However, in the trench war a vehicle with rubbered caterpillar was useless for it could not cross the barbed wire fortifications. Support was done by horses and automobiles. An armored tank was needed and France and UK sent to  Russia its own Renault FT-17 and Mark tanks. Russia had no time and money to experiment on its own tanks.

On 1917 after failed attempt in Petersburg to create a real tank Porokhovschikov abandoned the land vehicles and turned to aviation. He produced a plane called P-IV airplane. After revolution he joined the Red Army as war pilot. He made more models of P-IV and after Civil War moved to Moscow and founded his private construction office. His most project proposals were turned down by the Soviet air forces. He was repressed and sent to Gulag and worked on hydro technical objects for the Belamorkanal. Before the WW2 he was sent to Autotank authority of the Red Army. On August 20 1940 he was arrested as foreign spy and the anti-soviet agitator. On July 20 he was executed.

Soviets propaganda taking pride in their tanks soon exploited the story of the Vezdekhod to claim that first tanks were made in Russia. On 1942 in a book “Land Ships!” Oleg Drozhin (Nikolai Kodratenko) claimed that already on 1914 the first all terrain vehicle project was made in Russia. On 1946 book “Tank” it was mentioned again together with the name of the inventor.  On 1949 it was now claimed that Vezdekhod was a “combat machine prototype” “first tank in the world”. On 1952 a fake schematics were published boosting the myth of Vezdekhod as the first ever tank.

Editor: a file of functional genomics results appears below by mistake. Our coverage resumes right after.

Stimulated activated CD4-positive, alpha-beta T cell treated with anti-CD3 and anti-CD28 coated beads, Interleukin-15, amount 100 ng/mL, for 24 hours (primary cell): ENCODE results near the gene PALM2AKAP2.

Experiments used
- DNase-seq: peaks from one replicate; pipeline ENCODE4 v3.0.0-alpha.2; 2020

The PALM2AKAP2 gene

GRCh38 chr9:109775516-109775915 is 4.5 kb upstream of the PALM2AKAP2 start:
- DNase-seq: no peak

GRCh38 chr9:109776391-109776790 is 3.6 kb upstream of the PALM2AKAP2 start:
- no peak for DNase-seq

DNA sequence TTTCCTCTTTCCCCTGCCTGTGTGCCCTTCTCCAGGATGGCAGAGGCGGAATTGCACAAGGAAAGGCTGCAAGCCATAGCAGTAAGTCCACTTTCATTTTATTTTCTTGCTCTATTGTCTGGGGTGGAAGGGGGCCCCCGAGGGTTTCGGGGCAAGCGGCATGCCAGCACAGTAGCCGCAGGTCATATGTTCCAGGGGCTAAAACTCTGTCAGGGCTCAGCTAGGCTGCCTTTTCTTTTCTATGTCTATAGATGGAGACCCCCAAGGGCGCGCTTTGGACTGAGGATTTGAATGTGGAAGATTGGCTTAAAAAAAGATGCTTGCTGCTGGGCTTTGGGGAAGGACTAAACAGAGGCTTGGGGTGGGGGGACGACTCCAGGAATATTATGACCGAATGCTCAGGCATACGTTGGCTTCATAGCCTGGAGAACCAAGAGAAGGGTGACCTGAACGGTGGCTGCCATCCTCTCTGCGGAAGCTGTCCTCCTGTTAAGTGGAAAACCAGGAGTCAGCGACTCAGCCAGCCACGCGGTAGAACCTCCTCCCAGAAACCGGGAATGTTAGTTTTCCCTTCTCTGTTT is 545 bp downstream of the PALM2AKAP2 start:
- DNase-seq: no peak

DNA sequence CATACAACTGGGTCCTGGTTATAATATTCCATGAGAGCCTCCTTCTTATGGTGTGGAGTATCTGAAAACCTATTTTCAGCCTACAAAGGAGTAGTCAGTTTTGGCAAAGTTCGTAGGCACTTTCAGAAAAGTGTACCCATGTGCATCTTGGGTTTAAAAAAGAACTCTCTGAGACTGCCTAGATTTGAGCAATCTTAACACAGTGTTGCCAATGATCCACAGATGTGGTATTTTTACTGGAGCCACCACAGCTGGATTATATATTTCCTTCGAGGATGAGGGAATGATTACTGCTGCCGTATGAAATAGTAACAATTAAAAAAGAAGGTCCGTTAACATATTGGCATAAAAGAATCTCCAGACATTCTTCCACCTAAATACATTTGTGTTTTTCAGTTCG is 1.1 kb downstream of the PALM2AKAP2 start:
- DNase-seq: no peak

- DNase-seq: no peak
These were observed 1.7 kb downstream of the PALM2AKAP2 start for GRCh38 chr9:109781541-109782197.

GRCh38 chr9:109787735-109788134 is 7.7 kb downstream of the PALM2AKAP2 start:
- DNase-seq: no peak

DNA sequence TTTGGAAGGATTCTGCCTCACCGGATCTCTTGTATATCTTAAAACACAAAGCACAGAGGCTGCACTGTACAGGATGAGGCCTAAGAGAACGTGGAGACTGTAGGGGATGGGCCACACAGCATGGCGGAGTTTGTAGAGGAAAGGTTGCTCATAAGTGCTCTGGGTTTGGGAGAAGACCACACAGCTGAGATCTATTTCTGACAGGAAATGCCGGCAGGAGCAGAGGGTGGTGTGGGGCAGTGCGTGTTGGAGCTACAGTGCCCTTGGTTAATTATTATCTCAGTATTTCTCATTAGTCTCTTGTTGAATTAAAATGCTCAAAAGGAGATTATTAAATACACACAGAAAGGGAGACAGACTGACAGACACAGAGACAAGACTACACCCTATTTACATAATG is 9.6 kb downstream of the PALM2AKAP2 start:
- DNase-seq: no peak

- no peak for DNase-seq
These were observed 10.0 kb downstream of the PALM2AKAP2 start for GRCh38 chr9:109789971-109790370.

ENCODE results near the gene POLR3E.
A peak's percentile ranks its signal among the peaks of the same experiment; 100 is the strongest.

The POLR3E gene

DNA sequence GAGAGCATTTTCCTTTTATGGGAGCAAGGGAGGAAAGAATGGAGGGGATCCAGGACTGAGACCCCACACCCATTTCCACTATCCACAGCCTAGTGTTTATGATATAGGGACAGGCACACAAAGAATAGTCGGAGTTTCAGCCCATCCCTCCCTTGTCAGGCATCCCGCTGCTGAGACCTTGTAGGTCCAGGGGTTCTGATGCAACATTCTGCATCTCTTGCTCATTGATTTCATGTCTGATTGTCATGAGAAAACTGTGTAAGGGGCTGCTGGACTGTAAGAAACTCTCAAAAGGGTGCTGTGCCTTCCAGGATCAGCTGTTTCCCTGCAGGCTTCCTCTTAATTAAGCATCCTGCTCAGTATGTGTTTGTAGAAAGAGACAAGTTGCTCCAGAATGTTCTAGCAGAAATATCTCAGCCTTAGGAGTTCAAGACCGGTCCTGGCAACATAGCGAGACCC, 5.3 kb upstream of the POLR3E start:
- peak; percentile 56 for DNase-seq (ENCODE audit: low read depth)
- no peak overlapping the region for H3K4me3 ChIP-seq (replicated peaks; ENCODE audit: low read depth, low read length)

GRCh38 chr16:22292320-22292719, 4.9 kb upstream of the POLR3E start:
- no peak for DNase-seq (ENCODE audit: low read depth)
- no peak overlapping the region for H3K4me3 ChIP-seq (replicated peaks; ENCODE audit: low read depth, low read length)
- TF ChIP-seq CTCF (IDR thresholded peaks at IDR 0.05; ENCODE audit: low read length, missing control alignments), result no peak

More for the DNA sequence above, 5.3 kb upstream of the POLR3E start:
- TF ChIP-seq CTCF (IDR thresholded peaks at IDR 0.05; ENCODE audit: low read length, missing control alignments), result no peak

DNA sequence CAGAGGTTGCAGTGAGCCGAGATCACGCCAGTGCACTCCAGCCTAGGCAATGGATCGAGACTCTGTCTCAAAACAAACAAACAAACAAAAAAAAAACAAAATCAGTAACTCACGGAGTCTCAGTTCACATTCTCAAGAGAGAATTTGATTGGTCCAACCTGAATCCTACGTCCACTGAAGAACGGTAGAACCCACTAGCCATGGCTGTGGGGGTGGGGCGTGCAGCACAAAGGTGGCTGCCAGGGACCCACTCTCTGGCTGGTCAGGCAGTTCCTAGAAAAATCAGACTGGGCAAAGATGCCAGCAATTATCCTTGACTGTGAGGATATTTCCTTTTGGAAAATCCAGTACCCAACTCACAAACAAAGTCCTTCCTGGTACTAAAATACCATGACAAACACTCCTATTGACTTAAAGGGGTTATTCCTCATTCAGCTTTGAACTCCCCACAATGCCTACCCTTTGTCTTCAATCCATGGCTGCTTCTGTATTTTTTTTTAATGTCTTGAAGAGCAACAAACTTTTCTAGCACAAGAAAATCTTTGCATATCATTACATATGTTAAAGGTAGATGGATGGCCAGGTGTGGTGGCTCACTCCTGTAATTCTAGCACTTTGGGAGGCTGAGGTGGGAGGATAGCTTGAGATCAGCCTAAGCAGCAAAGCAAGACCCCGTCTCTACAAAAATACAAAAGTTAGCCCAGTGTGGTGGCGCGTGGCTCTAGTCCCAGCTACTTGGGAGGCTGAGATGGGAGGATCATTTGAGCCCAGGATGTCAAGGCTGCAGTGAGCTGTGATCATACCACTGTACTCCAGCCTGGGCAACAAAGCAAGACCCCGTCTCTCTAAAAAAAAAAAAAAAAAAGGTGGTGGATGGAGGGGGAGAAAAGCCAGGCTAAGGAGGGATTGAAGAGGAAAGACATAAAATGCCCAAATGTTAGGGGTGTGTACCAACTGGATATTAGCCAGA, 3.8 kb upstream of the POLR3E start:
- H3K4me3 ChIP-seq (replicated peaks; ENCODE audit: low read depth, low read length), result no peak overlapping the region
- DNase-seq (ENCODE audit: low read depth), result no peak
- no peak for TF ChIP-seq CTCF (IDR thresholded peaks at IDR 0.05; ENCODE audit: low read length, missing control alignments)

Russian propaganda fantasies about Vezdekhod

Russian propaganda fantasies about Vezdekhod

Soviet propaganda added movable turret to Vezdekhod although it was never meant to be there in the first place. The WWI type machine gun was technically unable to install on the Vezdekhod. Many details of the “tank” became even more fantastic over the years and made the legend of the first tank in Riga. Could it least called a first all terrain caterpillar vehicle?    Similar projects were made in other countries. And this machine was only used in tests. It was never meant as tank vehicle, it could move supplies to front. We can only speculate if the prototype would not have said technical problems and it would leave better impression on the Russian generals. Maybe it would enter the production and after British demonstrated their Mark tanks it would developed further into combat tank. But, the defeat of Russia was close and there was no time and will to make the Vezdekhod as full combat vehicle. Vezdekhod was a failed prototype for support caterpillar vehicle that could potentially turn into tank if its fate would be different. Vezdekhod did turn into tank in the fantasies of the soviet propaganda and serves as one of the myths of the Latvian and Soviet history.

Selected Sources:

Buks, Artis. Mīts un Patiesība par Rīgas tanku. Ilustrētā Vēsture. 2012. Septembris.